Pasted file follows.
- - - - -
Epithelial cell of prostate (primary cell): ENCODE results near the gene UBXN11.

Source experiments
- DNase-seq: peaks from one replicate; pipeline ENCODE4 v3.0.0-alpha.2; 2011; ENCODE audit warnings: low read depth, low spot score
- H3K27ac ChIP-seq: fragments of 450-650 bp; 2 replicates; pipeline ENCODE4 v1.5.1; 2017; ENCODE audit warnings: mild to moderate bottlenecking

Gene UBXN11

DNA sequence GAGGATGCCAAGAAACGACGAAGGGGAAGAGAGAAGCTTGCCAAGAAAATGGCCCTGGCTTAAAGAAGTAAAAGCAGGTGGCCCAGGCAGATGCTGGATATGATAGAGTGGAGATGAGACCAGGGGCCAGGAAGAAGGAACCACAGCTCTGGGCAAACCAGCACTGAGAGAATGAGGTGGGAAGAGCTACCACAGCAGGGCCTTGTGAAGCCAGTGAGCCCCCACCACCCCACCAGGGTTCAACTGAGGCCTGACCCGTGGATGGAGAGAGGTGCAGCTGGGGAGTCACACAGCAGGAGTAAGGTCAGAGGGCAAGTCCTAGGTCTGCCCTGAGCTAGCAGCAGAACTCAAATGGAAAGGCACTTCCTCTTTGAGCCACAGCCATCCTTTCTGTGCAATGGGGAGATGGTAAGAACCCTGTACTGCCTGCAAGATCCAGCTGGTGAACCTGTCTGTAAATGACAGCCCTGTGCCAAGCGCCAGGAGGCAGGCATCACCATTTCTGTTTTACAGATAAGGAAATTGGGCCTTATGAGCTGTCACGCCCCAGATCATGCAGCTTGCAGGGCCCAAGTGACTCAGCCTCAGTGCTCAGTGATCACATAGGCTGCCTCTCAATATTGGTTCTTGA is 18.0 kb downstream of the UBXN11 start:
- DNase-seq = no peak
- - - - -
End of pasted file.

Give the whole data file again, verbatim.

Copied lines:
Epithelial cell of prostate (primary cell): ENCODE results near the gene UBXN11.

Source experiments
- DNase-seq: peaks from one replicate; pipeline ENCODE4 v3.0.0-alpha.2; 2011; ENCODE audit warnings: low read depth, low spot score
- H3K27ac ChIP-seq: fragments of 450-650 bp; 2 replicates; pipeline ENCODE4 v1.5.1; 2017; ENCODE audit warnings: mild to moderate bottlenecking

Gene UBXN11

DNA sequence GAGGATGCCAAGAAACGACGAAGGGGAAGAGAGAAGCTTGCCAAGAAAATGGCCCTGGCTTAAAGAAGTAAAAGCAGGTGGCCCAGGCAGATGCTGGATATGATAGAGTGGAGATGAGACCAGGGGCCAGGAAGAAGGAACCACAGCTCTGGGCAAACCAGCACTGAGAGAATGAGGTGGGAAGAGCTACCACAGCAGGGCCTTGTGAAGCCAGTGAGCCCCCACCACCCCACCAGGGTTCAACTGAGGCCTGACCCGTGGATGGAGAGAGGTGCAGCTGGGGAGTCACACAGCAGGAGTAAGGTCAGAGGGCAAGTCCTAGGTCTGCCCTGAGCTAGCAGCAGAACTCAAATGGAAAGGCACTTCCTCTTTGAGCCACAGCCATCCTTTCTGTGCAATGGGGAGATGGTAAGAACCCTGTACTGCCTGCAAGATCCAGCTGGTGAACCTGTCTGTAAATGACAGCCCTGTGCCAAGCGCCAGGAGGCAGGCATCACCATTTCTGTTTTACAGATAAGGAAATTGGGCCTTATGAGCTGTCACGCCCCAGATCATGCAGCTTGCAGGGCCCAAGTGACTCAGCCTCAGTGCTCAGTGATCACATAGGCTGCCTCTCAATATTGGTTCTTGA is 18.0 kb downstream of the UBXN11 start:
- DNase-seq = no peak